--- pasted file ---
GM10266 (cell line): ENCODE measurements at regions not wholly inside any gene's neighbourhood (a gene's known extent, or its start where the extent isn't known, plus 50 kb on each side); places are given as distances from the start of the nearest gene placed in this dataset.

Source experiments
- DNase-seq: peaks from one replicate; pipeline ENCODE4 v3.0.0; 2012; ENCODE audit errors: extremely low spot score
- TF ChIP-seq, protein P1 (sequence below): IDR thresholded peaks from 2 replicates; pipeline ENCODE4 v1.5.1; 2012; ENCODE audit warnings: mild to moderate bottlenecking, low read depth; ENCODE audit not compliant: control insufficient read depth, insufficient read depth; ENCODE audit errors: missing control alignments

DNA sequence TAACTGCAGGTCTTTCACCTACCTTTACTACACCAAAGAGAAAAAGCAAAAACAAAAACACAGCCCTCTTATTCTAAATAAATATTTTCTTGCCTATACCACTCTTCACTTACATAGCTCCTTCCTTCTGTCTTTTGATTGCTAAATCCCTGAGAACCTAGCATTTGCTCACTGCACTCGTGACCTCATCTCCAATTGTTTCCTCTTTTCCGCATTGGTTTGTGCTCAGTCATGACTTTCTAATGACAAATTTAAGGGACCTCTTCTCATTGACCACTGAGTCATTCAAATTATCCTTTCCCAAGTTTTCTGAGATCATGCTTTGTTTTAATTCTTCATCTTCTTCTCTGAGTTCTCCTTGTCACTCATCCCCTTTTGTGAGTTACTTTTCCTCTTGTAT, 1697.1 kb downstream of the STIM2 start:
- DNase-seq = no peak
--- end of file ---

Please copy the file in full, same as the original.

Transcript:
GM10266 (cell line): ENCODE measurements at regions not wholly inside any gene's neighbourhood (a gene's known extent, or its start where the extent isn't known, plus 50 kb on each side); places are given as distances from the start of the nearest gene placed in this dataset.

Source experiments
- DNase-seq: peaks from one replicate; pipeline ENCODE4 v3.0.0; 2012; ENCODE audit errors: extremely low spot score
- TF ChIP-seq, protein P1 (sequence below): IDR thresholded peaks from 2 replicates; pipeline ENCODE4 v1.5.1; 2012; ENCODE audit warnings: mild to moderate bottlenecking, low read depth; ENCODE audit not compliant: control insufficient read depth, insufficient read depth; ENCODE audit errors: missing control alignments

DNA sequence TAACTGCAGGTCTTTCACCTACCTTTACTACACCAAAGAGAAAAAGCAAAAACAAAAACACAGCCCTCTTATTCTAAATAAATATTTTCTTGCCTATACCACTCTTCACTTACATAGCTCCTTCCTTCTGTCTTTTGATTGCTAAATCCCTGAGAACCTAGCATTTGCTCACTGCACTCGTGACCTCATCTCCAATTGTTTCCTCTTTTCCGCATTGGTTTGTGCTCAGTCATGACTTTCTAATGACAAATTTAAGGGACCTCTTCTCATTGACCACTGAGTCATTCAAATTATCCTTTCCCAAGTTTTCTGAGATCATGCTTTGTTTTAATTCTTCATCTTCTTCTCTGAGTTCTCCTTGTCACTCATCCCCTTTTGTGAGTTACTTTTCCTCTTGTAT, 1697.1 kb downstream of the STIM2 start:
- DNase-seq = no peak